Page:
The Seeds Among Thorns
An interview with Craig Hixon, who participated in a World Next Door trip to Guatemala in September 2013.
WND: Tell us about your Guatemala trip.
CH: This was my first time visiting Guatemala. Making the jump to such a different culture was mentally draining the first day, but I quickly came to love the people there. I couldn’t stop seeing how happy they are, how much they enjoy their lives…the level of contentment. I truly feel they are happier than most Americans.
What did you spend your time doing?
Most of our time was spent either at the Saber y Gracia school, seeing the classes run, or visiting the families of children attending the school. Going to the homes, meeting the families and talking with them was the most amazing part.
How would you describe some of the leaders and students you met there?
Because it is such an agri-centric culture (if that’s a word), it made sense to me to meet kids of many different ages in different grades. For example, we met an 18 year old who was only in 7th grade, because some of his earlier years had to be spent working on the farm. The kids have big smiles and huge hearts to go with them.
The leaders love what they do and seem to be personally connected to the kids’ lives. They know what the kids’ home life is like and have a pulse on which child needs extra help. The leader of the leaders, Rudi, has an amazing amount of energy and dedication to the school. Still running his family’s farm, leading the school as principal, leading the marching band, which has won many awards, and pastoring a small church left me amazed.
Did you see anything there that surprised you?
What surprised me the most was walking past a garage early one evening where I saw a few men huddled around something. I got closer to look in the window and realized they were butchering a cow to be split up as food amongst a few families. Very common there, but shocking to me!
Was anything you experienced there uncomfortable? Frustrating? Heartbreaking?
A young girl named Kimberly broke my heart the most. Her experience was uncomfortable, frustrating, and heartbreaking all in one. When I met her, I thought she was a very cute 8 year old, about the same age as my youngest son. She’s 16. She’s been battling a kidney condition that has stopped her body’s growth and leaves her on a regular dialysis schedule. Her father’s life was taken less than 2 years earlier when he was shot as a bystander to a store robbery. So Kimberly’s mom is now trying to work as many hours as possible to continue raising and feeding Kimberly and her two siblings. The medicine for Kimberly costs more than her mom can earn, yet God has been providing it. Some way or another, month after month, the medicine or the money to buy it makes its way to her mom.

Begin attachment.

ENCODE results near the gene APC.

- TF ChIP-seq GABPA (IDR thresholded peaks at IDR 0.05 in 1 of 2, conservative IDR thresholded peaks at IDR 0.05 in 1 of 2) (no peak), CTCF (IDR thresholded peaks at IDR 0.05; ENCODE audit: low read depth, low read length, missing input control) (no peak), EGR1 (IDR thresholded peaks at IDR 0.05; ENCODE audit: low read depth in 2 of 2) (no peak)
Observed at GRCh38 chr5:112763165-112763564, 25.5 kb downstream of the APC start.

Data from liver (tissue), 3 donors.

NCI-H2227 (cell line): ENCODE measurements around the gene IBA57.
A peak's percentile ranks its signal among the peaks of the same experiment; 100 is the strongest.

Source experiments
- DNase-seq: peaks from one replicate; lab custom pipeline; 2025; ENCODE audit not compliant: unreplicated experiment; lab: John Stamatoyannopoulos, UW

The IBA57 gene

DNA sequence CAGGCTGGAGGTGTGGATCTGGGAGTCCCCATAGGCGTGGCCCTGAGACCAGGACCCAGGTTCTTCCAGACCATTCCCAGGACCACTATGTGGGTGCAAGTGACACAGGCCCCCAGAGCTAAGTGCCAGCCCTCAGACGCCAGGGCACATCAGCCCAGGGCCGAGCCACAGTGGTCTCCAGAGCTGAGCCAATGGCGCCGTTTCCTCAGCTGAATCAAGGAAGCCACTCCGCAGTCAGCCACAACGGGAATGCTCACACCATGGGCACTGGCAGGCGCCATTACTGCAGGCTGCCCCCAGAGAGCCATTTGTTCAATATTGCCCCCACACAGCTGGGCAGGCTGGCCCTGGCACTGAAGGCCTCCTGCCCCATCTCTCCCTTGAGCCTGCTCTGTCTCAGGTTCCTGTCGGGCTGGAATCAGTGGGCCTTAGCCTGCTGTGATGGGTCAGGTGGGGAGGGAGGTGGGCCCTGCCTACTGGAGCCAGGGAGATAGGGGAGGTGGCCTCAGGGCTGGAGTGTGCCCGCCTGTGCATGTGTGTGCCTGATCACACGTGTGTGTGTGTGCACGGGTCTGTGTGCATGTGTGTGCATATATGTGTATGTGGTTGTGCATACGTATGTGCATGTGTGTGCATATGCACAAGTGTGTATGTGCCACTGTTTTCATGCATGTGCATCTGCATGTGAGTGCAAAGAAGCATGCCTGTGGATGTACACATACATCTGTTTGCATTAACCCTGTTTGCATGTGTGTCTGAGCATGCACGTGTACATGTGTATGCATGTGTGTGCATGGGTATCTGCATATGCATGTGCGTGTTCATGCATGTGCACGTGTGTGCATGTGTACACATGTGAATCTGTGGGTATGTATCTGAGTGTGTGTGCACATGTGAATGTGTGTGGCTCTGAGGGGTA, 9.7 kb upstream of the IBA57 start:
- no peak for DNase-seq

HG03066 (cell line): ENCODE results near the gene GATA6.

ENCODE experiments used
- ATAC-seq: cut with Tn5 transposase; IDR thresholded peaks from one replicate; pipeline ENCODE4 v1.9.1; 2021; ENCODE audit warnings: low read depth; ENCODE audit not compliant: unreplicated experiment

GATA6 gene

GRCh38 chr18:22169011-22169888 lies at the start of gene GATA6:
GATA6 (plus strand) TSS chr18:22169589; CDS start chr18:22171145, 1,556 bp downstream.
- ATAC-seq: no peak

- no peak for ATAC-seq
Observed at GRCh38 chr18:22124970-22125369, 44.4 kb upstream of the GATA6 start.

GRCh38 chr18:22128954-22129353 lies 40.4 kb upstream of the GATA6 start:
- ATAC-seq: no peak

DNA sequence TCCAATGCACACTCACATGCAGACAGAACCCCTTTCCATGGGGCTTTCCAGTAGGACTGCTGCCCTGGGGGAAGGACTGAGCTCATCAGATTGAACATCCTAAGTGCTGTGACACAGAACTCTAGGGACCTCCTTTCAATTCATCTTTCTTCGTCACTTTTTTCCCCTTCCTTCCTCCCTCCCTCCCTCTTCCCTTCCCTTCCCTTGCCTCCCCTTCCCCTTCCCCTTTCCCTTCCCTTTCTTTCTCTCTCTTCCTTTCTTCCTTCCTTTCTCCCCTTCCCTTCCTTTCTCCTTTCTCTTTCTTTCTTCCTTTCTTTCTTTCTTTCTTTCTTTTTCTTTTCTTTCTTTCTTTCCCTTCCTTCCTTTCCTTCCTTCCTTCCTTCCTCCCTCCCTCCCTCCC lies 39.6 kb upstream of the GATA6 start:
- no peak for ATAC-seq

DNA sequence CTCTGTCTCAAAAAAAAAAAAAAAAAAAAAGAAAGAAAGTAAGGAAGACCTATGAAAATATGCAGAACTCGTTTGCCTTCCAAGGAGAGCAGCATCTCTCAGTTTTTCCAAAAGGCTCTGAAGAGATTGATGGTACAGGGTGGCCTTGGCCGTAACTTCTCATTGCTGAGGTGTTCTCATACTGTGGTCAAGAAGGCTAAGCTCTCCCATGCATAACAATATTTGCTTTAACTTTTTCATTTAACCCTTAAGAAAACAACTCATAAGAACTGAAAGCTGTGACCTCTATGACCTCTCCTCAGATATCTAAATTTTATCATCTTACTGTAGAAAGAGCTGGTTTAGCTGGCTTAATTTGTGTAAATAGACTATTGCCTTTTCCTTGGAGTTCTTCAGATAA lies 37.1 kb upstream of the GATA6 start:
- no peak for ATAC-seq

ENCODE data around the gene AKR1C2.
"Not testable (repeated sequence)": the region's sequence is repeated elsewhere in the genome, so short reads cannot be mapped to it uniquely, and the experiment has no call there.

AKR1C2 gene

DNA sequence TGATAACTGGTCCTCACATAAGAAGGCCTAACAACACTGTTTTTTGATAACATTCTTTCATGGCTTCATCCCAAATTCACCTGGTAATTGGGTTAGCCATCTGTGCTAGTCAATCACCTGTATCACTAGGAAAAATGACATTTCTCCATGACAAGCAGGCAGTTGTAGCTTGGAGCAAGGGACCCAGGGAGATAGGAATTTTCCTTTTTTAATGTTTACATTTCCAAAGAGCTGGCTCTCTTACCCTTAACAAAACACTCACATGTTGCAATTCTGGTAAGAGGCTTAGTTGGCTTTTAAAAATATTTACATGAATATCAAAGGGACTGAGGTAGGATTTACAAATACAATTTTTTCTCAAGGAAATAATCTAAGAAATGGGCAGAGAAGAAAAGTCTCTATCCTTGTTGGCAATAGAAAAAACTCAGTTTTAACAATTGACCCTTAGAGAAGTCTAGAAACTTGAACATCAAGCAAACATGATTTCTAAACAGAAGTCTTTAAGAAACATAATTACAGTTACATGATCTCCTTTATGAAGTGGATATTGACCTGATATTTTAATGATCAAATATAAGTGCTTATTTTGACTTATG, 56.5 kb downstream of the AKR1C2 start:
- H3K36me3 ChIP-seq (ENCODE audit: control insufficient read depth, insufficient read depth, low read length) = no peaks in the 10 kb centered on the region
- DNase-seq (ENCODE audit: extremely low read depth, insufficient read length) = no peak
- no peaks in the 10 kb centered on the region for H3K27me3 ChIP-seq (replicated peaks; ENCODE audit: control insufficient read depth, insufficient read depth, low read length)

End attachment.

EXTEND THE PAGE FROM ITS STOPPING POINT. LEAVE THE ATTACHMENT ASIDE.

Were there any specific moments that really stood out to you?
Meeting another man named Cesar was amazing. He’s paralyzed from the chest down, but becoming more paralyzed each year. I’d expect sadness and bitterness toward God, but I don’t think I’ve ever seen someone who loves God more than he does. He quoted endless amounts of scripture in describing God’s faithfulness and wove them together in what ended up feeling like a love letter to Jesus.
How do you feel your trip to Guatemala changed you?
I felt very sad that I had to go to another country, to see people that I initially thought were very poor, in order to see God at work. After being there for a few days, I could see how much love for God exists there, how He is doing miracles that we don’t see in America, and just how poor we are here. Our poverty is in spirit, but we don’t realize that fact due to our overabundance of objects/toys/escapes from reality that we can so famously purchase, when we are in a moment that could instead lead us to God.
Is there anything specific you’re doing differently now that you’ve returned home?
My most embarrassing question. I am very ashamed that I feel similar to the seeds that are thrown amongst the thorns in Jesus’ parable of the sower. The seed sprouted, but became choked by the pressures and problems of life. I’ve come back to a very significant change of my business which required many months of extra effort and focus from me. I’ve been cutting events and meetings from my schedule that I didn’t feel would help my business and ultimately, my attempts to provide for my family.
However, the seed isn’t completely choked. I am part of what is now a not-for-profit (official 501c3 status is in motion) that is led by those of us who went to Guatemala that week. We are starting the efforts to raise money for Saber y Gracia, along with other organizations around the world that are “cut from the same cloth”. We were all taken aback by God’s presence in Guatemala, along with the amazing faith of Rudi in pursuing a larger facility to teach more kids. We want to be part of that growth and a part of God’s work.